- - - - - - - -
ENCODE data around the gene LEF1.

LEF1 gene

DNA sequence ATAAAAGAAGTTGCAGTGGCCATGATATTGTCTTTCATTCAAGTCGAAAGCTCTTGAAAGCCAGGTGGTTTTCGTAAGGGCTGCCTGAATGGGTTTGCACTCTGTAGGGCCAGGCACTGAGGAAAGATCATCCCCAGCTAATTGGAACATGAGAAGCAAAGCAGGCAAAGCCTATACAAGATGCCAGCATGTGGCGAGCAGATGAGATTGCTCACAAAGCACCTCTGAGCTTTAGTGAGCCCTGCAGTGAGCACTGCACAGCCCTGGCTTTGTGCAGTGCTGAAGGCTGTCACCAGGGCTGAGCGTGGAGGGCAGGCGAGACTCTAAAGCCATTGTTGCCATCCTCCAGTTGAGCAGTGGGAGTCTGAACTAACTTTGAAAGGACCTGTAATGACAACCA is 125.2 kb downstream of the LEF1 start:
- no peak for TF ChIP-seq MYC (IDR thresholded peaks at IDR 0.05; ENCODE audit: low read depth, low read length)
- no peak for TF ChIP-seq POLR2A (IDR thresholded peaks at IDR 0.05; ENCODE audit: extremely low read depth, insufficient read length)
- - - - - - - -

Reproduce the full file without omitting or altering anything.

ENCODE data around the gene LEF1.

LEF1 gene

DNA sequence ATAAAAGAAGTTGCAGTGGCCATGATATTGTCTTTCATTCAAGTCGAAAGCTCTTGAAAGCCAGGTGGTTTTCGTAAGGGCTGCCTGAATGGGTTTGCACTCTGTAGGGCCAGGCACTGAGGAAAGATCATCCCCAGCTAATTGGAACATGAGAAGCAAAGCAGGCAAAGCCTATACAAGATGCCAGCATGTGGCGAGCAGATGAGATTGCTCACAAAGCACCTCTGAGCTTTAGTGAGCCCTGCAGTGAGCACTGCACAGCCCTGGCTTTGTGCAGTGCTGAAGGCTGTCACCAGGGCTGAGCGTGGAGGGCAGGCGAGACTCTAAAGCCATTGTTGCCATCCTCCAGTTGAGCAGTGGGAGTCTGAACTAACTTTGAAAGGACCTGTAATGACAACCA is 125.2 kb downstream of the LEF1 start:
- no peak for TF ChIP-seq MYC (IDR thresholded peaks at IDR 0.05; ENCODE audit: low read depth, low read length)
- no peak for TF ChIP-seq POLR2A (IDR thresholded peaks at IDR 0.05; ENCODE audit: extremely low read depth, insufficient read length)